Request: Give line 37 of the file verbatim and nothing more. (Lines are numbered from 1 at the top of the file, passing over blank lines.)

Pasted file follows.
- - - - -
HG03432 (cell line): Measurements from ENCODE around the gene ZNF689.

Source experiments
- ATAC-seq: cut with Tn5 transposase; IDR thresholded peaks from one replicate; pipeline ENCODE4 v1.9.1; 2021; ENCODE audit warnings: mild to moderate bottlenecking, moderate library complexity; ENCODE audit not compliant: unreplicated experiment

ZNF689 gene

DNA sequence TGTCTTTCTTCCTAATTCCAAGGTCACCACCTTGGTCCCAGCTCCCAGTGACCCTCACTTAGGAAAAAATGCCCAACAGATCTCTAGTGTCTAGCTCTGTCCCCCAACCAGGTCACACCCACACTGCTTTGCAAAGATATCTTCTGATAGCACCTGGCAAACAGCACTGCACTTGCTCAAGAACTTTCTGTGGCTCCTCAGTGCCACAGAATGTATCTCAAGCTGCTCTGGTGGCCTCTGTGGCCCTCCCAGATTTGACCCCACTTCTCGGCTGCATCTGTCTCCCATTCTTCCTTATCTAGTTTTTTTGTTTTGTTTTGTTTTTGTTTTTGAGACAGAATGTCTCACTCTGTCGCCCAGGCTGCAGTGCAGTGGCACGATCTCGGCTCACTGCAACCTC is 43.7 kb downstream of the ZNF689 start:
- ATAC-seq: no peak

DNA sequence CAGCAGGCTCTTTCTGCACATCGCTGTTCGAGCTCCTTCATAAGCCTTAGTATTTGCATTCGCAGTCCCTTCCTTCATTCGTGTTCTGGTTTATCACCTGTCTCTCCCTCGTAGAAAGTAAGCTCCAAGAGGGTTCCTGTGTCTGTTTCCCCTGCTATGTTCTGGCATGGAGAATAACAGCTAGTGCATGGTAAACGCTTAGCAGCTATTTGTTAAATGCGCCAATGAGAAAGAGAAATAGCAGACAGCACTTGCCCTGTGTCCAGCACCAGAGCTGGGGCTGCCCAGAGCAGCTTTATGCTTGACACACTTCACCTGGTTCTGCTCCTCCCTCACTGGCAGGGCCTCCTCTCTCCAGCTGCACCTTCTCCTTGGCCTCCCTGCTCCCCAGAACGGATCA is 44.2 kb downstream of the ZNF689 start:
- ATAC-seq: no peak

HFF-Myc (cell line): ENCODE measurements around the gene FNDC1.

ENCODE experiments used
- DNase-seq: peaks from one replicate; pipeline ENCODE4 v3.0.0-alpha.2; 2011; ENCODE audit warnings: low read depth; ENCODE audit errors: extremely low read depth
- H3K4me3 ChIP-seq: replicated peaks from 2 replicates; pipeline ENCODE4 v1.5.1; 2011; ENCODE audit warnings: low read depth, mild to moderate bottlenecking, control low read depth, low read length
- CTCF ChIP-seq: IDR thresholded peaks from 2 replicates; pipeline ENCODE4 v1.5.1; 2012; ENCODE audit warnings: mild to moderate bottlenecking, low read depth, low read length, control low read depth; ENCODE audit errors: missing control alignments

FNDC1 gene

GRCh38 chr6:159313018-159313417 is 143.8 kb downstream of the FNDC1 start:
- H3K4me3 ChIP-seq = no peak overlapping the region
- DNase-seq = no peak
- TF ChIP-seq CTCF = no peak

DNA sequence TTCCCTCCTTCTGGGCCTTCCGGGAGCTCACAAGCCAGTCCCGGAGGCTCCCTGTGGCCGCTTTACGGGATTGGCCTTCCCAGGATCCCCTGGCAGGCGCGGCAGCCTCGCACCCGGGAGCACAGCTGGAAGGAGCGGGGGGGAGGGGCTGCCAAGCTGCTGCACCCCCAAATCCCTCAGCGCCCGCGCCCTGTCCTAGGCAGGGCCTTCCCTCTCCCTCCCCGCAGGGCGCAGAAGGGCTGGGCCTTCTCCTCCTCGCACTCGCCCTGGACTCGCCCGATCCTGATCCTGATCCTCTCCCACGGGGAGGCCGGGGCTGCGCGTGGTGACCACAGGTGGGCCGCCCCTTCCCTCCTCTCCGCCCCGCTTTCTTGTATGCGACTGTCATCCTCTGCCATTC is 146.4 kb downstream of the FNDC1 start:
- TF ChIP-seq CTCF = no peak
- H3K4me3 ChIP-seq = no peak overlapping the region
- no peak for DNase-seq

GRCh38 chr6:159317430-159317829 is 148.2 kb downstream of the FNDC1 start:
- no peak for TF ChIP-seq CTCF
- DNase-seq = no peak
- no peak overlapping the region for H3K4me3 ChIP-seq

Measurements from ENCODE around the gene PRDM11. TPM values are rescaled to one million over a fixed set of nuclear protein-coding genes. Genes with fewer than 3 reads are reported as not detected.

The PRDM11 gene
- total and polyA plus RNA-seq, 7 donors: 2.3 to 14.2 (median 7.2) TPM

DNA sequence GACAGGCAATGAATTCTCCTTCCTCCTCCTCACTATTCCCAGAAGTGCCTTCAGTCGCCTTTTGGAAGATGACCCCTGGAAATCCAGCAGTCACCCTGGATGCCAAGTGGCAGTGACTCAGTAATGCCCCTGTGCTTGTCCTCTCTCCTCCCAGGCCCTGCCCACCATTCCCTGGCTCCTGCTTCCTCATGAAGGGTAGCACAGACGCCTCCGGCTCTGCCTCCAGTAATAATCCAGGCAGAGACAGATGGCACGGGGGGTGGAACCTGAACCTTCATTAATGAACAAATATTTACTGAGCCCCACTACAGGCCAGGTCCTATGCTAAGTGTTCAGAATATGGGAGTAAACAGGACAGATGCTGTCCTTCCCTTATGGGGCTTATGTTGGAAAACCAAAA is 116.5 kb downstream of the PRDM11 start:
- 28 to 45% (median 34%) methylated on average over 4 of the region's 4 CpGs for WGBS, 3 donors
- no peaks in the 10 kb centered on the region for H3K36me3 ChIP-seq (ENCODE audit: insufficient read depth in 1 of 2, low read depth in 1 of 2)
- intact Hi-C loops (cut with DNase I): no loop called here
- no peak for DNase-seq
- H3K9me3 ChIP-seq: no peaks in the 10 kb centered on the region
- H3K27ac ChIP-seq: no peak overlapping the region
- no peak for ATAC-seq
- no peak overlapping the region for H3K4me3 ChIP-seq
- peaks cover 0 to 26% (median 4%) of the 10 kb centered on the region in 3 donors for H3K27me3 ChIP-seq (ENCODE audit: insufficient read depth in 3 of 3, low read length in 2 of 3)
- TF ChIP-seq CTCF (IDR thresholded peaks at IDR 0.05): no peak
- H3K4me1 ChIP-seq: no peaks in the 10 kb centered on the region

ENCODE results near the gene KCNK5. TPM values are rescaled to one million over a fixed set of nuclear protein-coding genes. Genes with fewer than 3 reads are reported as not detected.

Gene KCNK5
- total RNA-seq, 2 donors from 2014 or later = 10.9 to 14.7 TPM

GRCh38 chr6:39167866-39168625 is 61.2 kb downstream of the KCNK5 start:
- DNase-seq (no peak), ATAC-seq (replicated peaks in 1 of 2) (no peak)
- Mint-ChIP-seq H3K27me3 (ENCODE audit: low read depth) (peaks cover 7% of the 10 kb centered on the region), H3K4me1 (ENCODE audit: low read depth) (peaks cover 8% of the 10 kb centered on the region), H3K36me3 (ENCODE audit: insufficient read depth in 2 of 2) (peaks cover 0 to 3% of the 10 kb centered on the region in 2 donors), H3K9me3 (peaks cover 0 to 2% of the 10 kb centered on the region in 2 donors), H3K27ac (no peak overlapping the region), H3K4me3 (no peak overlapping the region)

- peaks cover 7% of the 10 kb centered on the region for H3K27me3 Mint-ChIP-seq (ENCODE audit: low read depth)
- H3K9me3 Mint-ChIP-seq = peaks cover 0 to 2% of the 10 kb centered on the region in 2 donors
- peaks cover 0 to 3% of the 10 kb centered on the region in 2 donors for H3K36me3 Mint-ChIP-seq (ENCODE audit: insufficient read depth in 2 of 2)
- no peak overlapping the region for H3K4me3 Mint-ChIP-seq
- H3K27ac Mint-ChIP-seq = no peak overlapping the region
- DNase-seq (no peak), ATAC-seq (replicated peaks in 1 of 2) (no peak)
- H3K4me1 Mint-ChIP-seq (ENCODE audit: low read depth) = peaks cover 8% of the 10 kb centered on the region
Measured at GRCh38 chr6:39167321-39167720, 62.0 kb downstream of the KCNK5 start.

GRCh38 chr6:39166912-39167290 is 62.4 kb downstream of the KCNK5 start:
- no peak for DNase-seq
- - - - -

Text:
- no peak for ATAC-seq